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mask

Masks a multi-dimensional array against another given a single mask value.

Prototype

	function mask (
		array   ,    
		marray  ,    
		mvalue       
	)

	return_val [dimsizes(array)] :  typeof(array)

Arguments

array

Main array of any type and dimensionality, but must be a super set of the dimensionality of marray

marray

Mask array of any type and dimensionality, but must have at most the same dimensionality as array, and its dimension sizes must correspond to array as defined below.

mvalue

A scalar mask value which must be the same type as marray, or coercible to that type.

Description

mask masks ("protects") the argument array against the mask array marray at locations where marray is equal to the argument mvalue.

Missing values are placed in the output array in locations where marray is not equal to the mask value, mvalue. The missing value used will be array@_FillValue if it is set, or the default missing value associated with the type of array if the _FillValue attribute is not set.

If array has n dimensions, and marray has m dimensions, then the dimensionality restrictions are as follows:

    m is less-than-or-equal-to n
    The dimension sizes of marray must be equal to 
    dimensions n-m through n-1 of array

Another way to put it is the dimensions of marray must be equal to the rightmost dimensions of array. Some valid dimension sizes for array and marray would be:

array marray
10 x 20 10 x 20
10 x 20 20
18 x 64 x 128 18 x 64 x 128
18 x 64 x 128 64 x 128
18 x 64 x 128 128

The best way to understand the mask function is to see the examples below!

See Also

landsea_mask, where

Examples

Example 1

The following demonstrates how mask works in addition to showing how to reshape array such that the dimensionality restrictions are met:

;
; Create array a and fill with integer values
;
    a = onedtond(ispan(1,120,1),(/4,5,6/))
    a!0 = "time"
    a!1 = "x"
    a!2 = "y"
;
; Create mask arrays:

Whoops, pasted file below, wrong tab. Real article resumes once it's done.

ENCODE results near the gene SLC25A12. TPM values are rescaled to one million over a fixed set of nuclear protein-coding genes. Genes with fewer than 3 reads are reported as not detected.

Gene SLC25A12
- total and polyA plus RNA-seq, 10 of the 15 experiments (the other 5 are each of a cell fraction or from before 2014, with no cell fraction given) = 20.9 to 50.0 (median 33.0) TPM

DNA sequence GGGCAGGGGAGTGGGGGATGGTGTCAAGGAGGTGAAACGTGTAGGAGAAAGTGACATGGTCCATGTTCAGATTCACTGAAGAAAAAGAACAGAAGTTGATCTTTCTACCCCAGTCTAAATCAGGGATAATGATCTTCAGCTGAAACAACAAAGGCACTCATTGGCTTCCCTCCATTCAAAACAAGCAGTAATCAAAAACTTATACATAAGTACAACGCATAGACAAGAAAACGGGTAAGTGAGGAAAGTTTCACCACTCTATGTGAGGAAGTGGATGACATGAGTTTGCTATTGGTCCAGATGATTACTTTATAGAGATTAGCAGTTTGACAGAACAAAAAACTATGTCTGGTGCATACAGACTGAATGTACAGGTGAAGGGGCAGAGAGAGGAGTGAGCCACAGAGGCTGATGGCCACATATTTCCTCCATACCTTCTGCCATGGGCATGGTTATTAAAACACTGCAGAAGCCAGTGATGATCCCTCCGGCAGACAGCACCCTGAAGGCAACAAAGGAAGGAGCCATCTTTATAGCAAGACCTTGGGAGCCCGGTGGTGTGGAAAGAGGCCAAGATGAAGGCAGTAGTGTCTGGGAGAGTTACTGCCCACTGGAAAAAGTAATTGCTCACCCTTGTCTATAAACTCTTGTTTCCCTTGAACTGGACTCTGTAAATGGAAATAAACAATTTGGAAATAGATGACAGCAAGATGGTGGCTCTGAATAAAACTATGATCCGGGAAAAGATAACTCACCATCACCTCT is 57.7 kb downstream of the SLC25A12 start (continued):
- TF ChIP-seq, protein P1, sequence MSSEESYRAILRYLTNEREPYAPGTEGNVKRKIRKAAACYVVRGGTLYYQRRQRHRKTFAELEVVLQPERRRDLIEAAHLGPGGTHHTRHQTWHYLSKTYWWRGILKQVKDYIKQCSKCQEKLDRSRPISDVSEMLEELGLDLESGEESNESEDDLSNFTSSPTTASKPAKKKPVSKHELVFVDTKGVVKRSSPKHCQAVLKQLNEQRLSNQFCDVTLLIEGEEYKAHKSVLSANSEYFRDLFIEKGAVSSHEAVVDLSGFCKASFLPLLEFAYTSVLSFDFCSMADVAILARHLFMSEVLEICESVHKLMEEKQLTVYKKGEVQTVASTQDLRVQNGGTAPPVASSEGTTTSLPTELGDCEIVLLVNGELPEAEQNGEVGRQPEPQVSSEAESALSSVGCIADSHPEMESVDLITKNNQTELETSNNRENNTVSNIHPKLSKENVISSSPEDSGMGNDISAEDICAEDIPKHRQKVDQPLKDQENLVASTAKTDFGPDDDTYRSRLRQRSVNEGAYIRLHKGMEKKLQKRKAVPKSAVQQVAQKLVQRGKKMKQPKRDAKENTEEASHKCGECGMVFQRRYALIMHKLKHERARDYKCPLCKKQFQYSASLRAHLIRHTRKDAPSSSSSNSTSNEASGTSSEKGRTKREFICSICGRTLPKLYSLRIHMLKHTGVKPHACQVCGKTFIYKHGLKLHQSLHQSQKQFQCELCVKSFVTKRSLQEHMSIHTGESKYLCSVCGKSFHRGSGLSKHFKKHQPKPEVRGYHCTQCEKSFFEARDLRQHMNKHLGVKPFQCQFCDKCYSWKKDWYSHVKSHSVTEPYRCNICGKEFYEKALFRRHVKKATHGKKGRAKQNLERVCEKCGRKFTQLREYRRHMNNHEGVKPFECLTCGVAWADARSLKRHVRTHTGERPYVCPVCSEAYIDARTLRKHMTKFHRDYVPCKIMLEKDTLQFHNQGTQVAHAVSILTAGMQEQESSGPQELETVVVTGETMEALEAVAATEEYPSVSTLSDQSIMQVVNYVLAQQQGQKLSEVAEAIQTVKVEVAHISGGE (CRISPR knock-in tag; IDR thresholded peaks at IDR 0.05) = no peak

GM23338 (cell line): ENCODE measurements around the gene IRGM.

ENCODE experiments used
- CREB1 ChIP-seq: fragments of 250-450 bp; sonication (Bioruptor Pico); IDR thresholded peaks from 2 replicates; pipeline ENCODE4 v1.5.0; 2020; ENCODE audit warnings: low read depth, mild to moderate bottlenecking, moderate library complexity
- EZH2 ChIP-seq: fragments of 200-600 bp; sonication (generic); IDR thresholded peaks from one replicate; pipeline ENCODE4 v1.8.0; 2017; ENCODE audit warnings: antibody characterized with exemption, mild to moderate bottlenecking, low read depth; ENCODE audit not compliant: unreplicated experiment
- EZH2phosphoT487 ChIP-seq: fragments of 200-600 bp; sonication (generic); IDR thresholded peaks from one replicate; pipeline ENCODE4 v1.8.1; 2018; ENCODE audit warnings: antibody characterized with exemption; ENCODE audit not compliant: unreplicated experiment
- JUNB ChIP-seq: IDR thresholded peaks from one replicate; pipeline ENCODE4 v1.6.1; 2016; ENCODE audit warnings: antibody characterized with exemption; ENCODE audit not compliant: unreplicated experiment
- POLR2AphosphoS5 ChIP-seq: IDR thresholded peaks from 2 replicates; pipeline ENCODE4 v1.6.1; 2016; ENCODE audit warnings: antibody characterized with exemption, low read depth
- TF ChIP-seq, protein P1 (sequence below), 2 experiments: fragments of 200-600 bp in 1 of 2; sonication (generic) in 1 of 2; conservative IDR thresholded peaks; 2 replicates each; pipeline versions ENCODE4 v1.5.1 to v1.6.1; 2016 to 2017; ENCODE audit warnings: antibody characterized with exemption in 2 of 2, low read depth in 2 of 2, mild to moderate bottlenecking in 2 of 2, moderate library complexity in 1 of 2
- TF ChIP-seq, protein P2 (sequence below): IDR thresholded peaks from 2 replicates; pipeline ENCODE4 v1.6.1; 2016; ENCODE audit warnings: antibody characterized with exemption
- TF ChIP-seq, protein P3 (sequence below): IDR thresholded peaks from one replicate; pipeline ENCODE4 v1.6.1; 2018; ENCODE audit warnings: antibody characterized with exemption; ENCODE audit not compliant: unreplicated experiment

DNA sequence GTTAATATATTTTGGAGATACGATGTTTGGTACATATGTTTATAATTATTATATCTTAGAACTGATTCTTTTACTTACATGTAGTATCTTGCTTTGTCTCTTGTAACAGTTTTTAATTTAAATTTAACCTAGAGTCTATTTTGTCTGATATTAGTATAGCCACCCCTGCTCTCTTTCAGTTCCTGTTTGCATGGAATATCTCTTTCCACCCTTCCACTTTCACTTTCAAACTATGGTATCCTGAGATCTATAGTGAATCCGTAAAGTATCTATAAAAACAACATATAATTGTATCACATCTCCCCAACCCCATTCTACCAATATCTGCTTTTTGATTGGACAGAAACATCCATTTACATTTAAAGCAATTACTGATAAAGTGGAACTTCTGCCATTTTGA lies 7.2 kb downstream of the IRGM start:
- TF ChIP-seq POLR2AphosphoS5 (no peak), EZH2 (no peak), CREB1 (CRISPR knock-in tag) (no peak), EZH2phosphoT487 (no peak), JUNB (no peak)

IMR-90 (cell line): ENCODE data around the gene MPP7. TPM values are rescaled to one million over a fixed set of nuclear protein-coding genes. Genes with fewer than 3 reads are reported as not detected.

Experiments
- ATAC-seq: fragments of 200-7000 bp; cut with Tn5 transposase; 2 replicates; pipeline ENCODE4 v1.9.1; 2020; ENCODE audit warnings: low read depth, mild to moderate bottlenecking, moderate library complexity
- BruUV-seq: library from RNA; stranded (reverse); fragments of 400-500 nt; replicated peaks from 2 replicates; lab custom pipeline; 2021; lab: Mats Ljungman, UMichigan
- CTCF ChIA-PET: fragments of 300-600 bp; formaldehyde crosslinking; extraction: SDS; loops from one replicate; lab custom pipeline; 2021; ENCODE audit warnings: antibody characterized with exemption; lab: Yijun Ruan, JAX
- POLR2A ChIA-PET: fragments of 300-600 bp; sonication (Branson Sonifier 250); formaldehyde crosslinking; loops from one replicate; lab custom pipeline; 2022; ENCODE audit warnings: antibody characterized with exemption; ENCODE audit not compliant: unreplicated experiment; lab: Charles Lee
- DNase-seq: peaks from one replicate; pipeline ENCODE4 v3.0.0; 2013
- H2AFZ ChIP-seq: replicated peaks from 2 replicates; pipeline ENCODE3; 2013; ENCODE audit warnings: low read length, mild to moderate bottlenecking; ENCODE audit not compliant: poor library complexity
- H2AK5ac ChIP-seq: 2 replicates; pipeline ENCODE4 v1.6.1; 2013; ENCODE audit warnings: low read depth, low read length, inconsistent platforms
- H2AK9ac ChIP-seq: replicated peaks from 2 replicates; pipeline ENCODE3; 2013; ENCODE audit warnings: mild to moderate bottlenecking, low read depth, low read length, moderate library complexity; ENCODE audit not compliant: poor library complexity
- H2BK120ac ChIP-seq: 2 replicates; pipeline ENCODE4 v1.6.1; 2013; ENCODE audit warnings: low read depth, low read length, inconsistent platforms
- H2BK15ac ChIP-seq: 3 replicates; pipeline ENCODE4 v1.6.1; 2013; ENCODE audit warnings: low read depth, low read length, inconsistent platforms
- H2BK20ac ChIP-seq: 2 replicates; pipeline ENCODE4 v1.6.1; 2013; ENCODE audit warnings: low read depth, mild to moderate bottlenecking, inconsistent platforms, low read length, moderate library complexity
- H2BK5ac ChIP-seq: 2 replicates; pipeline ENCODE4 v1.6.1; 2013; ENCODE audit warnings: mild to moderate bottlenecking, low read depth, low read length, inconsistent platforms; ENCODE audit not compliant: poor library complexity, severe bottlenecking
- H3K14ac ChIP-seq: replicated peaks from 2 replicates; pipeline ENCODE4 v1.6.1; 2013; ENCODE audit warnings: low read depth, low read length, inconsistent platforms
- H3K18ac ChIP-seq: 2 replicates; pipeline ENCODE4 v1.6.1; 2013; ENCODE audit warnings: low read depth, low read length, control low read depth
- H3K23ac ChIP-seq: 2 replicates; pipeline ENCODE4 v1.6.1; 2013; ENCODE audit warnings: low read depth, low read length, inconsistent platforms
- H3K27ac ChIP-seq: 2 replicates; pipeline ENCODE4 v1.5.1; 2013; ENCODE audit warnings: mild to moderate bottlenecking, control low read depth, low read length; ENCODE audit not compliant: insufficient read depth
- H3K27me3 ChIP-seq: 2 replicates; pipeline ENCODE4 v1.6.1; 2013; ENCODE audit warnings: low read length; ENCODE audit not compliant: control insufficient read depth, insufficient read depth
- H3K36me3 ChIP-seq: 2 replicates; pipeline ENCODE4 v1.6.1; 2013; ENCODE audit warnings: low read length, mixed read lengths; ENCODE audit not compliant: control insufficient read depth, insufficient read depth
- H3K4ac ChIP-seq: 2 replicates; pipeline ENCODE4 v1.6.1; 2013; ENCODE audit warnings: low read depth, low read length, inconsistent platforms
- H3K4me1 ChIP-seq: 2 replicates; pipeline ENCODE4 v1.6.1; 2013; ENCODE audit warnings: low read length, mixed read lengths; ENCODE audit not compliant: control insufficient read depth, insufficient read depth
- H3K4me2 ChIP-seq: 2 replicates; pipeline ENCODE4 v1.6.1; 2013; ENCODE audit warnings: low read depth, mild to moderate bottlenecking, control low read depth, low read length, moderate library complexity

; ma0 has the same dimension sizes as dimensions 1 and 2 
; of a respectively.
; ma1 has the same dimension sizes as dimensions 2 and 0 
; of a respectively.
;
    ma0 = onedtond( (/1,1,2,2,3,3/), (/5,6/))
    ma1 = onedtond( (/1,2,2,3/), (/6,4/))

;
; Simple case mask a at locations where ma0 is equal-to 2
;
    out0 = mask( a, ma0, 2)  ; The default missing value 
;                                               ; for an integer is used
                                 ; since one wasn't set explicitly.
;
; More advanced case mask a at locations where ma0 is not-equal-to 2
;
    out1 = mask( a, (ma0.ne.2), True)

;
; Now reshape a to mask a at locations where ma1 is equal-to 2
; using Named Subscripting
;
    out2 = mask( a( x | : , y | :,  time | :), ma1, 2)

;
; Same masking as above but it reshapes output of mask to 
; original dimensionality
;
    out2!0 = "x"
    out2!1 = "y"
    out2!2 = "time"

    out2a = out2( time | :, x | : , y | :)

Example 2

Assume x is a multi-dimensional array with a _FillValue attribute (x@_FillValue) set. Assume that all values less than 100 are to be "masked":

    x = mask(x, x.lt.100,False) 

or

    y = x                        ; transfer metadata
    y = mask(x, x.lt.100,False)

Either code snippet will set all values in x that are less to 100 to the _FillValue.

Example 3

Assume that oro is a two-dimensional array dimensioned lat x lon defining land and ocean points. When mvalue=1, the land is masked out leaving the ocean; similarly, when mvalue=0, the ocean is masked out leaving the land. Assume x is a two-dimensional array also dimensioned lat x lon. Then:

    xLand  =  mask(x, oro, 1)
    xOcean =  mask(x, oro, 0)

Users may want to transfer metadata information by the following assignments prior to using the above functions:

    xLand  = x
    xOcean = x
    xLand  =  mask(x, oro, 1)
    xOcean =  mask(x, oro, 0)

Example 4

Assume x is a multi-dimensional array dimensioned time x lat x lon or time x lev x lat x lon. Assume oro is dimensioned lat x lon:

    xLand  = x                      ; 3D
    xLand  = mask (x, conform(x, oro, (/1,2/)), 1)
      
    XLand  = X                      ; 4D
    XLand  = mask (X, conform(X, oro, (/2,3/)), 1)

Here the conform function is used to temporarily expand oro to match the dimensions of the x and X variables.

Example 5

Assume x is a two-dimensional array with two-dimensional coordinate arrays. To set all values outside some user-specified region as specified by latMin, latMax, lonMin, and lonMax, use:

    x = f->X
    x@lat2d = f->latitude    ; 2D coordinate arrays
    x@lon2d = f->longitude
   
    latMin  = -20
    latMax  =  60
    lonMin  = 110
    lonMax  = 270
    
    x = mask(x,(x@lat2d.ge.latMin .and. x@lat2d.le.latMax  .and. \
                x@lon2d.ge.lonMin .and. x@lon2d.le.lonMax), True)

Example 6

This example is the same as example 5, but with x being 3D or 4D:

                          ; 3D
    x   = mask (x, conform(x, (x@lat2d.ge.latMin .and. \
                               x@lat2d.le.latMax .and. \
                               x@lon2d.ge.lonMin .and. \
                               x@lon2d.le.lonMax), (/1,2/)), True)
      
                          ; 4D
    x   = mask (x, conform(x, (x@lat2d.ge.latMin .and. \
                               x@lat2d.le.latMax .and. \
                               x@lon2d.ge.lonMin .and. \
                               x@lon2d.le.lonMax), (/2,3/)), True)